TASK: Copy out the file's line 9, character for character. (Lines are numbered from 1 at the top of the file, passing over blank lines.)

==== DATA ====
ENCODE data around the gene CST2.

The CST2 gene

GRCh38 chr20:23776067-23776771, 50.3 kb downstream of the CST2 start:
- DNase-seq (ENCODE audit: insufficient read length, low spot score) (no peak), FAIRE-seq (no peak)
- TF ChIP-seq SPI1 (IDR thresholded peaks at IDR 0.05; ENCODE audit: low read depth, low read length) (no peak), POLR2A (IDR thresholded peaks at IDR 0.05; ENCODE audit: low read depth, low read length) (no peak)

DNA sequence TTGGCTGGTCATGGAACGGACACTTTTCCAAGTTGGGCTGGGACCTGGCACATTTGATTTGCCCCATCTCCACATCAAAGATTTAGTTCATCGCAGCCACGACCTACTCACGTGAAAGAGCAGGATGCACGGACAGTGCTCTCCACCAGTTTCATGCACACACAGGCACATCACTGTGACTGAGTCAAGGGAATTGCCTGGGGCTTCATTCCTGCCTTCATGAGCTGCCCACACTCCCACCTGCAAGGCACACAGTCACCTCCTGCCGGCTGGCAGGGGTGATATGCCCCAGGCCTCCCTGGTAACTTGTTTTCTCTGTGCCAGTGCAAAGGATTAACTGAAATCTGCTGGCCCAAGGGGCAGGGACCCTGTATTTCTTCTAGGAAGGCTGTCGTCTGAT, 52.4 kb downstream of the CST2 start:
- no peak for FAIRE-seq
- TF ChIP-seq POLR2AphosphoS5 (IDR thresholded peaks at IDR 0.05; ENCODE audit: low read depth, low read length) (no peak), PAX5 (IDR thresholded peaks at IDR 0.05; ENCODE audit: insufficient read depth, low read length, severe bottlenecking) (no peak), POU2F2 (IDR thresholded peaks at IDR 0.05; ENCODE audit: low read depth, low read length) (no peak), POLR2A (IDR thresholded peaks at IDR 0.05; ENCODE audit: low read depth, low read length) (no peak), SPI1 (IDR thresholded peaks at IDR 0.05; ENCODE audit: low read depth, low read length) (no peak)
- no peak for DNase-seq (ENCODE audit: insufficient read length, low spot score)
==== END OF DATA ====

- no peak for DNase-seq (ENCODE audit: insufficient read length, low spot score)